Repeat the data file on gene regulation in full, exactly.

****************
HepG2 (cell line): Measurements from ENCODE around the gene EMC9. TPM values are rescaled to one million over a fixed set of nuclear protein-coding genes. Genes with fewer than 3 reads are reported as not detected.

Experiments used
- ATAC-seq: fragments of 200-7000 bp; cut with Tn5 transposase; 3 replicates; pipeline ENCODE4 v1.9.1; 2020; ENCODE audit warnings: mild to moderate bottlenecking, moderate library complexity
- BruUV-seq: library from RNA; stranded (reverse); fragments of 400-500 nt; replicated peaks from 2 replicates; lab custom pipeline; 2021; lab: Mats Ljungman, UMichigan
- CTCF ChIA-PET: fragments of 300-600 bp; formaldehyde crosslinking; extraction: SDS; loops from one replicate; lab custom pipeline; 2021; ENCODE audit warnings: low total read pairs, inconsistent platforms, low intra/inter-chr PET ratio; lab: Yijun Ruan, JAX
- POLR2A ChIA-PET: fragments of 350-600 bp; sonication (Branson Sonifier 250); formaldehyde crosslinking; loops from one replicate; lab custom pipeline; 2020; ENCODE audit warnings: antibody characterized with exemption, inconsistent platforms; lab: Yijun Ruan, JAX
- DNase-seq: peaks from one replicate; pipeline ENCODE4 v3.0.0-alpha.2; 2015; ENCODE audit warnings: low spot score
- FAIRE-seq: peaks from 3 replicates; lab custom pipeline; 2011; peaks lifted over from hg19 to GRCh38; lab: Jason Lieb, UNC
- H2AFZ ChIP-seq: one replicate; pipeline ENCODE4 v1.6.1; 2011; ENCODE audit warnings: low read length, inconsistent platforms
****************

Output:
HepG2 (cell line): Measurements from ENCODE around the gene EMC9. TPM values are rescaled to one million over a fixed set of nuclear protein-coding genes. Genes with fewer than 3 reads are reported as not detected.

Experiments used
- ATAC-seq: fragments of 200-7000 bp; cut with Tn5 transposase; 3 replicates; pipeline ENCODE4 v1.9.1; 2020; ENCODE audit warnings: mild to moderate bottlenecking, moderate library complexity
- BruUV-seq: library from RNA; stranded (reverse); fragments of 400-500 nt; replicated peaks from 2 replicates; lab custom pipeline; 2021; lab: Mats Ljungman, UMichigan
- CTCF ChIA-PET: fragments of 300-600 bp; formaldehyde crosslinking; extraction: SDS; loops from one replicate; lab custom pipeline; 2021; ENCODE audit warnings: low total read pairs, inconsistent platforms, low intra/inter-chr PET ratio; lab: Yijun Ruan, JAX
- POLR2A ChIA-PET: fragments of 350-600 bp; sonication (Branson Sonifier 250); formaldehyde crosslinking; loops from one replicate; lab custom pipeline; 2020; ENCODE audit warnings: antibody characterized with exemption, inconsistent platforms; lab: Yijun Ruan, JAX
- DNase-seq: peaks from one replicate; pipeline ENCODE4 v3.0.0-alpha.2; 2015; ENCODE audit warnings: low spot score
- FAIRE-seq: peaks from 3 replicates; lab custom pipeline; 2011; peaks lifted over from hg19 to GRCh38; lab: Jason Lieb, UNC
- H2AFZ ChIP-seq: one replicate; pipeline ENCODE4 v1.6.1; 2011; ENCODE audit warnings: low read length, inconsistent platforms